How to Invest in Spin Offs
Original post by Slav Fedorov of Demand Media
A spinoff is a subsidiary that a parent company segregates into a new entity and spins off to the parent company’s shareholders by distributing the company’s stock to them. The existing shareholders are then free to sell their spinoff shares on the open market. Many spinoff stocks have performed better than those of the parent companies for several reasons. Buying a spinoff is no different from buying any other stock: the bulk of your effort should go into research prior to making the purchase.
Follow company financial news on Yahoo! Finance, Reuters, Briefing.com or other similar sites. A company can announce a spinoff at any time, but there is no one place online dedicated to such announcements. A spinoff by a large company often makes the financial news headlines and is easy to spot.
Study the spinoff announcement and related documents filed with the Securities and Exchange Commission (SEC). It is important to understand the reason for a spinoff and what exactly is being segregated into a new company. A company that is spinning off an unprofitable subsidiary to improve its own numbers is different from a company that is seeking to increase shareholder value by spinning off a fast-growing unit whose stock is expected to do well.
Try to obtain financial results for the spinoff. This information is not always readily available, but is often provided as part of SEC spinoff filings on a pro forma basis, meaning the hypothetical results of the spinoff if it had been a standalone company in the immediately preceding period.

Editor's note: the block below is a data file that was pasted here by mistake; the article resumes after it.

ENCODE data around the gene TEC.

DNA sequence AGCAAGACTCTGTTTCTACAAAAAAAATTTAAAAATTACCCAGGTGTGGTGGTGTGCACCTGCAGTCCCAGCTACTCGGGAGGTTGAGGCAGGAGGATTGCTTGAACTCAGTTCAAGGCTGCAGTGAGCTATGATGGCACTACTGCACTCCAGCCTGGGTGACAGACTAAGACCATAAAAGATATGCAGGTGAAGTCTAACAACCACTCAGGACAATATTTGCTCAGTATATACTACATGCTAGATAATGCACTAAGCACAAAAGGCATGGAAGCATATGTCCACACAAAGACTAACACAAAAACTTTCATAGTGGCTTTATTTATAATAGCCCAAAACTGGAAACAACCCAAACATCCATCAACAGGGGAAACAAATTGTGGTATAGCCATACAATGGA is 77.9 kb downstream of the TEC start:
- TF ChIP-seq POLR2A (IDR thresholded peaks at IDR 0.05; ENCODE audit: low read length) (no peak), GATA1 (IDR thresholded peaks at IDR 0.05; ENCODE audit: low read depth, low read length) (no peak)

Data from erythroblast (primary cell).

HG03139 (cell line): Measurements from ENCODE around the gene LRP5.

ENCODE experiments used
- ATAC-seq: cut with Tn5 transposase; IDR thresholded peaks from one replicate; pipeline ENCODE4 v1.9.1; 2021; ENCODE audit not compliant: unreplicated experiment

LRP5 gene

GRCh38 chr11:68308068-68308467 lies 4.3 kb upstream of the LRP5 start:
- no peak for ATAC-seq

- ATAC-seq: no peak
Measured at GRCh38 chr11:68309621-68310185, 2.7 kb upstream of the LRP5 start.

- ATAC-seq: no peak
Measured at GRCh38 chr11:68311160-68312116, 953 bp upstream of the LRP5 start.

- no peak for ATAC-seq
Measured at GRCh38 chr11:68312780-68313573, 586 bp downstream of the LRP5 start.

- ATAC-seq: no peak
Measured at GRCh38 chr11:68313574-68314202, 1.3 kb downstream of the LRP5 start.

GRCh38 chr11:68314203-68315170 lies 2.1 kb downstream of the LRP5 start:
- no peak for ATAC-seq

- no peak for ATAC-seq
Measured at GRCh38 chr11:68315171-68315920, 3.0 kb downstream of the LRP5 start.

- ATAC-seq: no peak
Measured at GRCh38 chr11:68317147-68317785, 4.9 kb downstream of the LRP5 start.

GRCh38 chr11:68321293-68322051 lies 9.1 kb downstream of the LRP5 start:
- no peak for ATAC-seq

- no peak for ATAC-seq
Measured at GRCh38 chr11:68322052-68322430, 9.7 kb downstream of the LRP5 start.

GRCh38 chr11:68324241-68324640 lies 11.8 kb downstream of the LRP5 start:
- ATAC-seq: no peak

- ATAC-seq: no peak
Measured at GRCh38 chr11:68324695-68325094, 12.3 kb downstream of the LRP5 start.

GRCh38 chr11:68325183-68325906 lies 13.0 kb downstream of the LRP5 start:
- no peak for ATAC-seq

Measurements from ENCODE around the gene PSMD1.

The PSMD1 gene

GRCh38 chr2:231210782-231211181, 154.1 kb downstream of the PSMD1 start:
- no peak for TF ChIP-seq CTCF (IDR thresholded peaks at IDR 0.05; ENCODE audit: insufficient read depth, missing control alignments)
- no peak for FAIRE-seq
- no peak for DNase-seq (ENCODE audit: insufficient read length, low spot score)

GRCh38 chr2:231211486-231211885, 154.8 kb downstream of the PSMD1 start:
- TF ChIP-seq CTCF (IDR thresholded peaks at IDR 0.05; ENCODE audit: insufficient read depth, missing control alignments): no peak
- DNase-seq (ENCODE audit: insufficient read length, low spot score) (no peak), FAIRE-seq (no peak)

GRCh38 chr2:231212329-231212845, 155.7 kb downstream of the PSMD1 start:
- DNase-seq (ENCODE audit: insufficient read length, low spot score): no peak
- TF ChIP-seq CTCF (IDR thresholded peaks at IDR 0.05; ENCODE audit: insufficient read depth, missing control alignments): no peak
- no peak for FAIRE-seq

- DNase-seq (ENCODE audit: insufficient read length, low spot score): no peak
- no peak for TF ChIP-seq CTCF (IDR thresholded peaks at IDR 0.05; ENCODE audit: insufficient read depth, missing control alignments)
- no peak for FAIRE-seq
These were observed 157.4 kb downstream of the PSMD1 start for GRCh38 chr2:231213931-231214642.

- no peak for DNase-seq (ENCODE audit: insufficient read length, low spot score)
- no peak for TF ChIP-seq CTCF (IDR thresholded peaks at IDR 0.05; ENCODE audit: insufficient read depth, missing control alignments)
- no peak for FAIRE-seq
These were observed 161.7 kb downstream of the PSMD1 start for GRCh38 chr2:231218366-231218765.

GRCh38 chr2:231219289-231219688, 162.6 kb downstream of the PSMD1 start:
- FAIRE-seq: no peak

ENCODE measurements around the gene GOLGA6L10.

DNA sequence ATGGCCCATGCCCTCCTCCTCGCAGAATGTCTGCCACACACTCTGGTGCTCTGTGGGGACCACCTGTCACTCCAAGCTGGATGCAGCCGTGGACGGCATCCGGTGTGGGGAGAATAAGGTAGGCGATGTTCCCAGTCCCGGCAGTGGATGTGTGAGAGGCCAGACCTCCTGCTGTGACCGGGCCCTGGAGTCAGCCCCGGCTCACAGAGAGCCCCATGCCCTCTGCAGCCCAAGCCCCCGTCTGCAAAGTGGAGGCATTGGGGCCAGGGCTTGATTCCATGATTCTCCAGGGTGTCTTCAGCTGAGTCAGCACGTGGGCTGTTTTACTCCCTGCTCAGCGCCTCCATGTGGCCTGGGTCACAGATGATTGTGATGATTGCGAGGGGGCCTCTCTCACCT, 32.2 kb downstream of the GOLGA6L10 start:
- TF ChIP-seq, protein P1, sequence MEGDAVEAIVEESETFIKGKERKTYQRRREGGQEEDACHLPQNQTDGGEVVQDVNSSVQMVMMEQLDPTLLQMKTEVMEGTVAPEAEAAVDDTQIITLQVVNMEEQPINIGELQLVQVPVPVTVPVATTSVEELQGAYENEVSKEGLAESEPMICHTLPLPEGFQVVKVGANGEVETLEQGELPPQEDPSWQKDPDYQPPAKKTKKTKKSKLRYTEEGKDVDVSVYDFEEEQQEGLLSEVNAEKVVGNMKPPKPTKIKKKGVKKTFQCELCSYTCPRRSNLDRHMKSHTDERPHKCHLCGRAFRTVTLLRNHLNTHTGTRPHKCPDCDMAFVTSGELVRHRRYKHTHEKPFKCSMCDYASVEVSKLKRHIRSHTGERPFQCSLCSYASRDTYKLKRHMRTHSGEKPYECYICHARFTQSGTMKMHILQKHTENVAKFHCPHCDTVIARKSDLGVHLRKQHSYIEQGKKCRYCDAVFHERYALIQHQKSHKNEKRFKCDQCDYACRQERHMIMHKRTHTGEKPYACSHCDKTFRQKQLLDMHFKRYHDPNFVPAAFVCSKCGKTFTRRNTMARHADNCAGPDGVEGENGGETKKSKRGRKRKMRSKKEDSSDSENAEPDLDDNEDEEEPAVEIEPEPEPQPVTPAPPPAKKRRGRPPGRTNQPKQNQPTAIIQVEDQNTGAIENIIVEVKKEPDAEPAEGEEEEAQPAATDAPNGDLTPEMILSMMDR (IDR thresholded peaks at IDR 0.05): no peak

Analyze the spinoff’s pro forma financial results to see if its fundamentals are strong enough to warrant a purchase.
Watch how spinoff shares open for trading and use the new stock data to ascertain the market value of the new company.
Buy the spinoff if its price begins to advance. Alternatively, you could watch the stock while it builds its first base and buy it on a breakout.
Tips & Warnings
- Even if you are right in your value calculations, it is safer to wait for the market to confirm them -- that is, to see if the stock advances in price. Knowing that you were right in uncovering great value is of little consolation when the stock you bought tanks.
- Learn to use technical analysis to buy spinoffs on the breakout from the first base.
- SEC: Spin-Offs
- “One Up on Wall Street”; Peter Lynch; 2000
About the Author
Based in San Diego, Slav Fedorov started writing for online publications in 2007, specializing in stock trading. He has worked in financial services for more than 20 years, serving as a banker, financial planner and stockbroker. Now working as a professional trader, Fedorov is also the founder of a stock-picking company.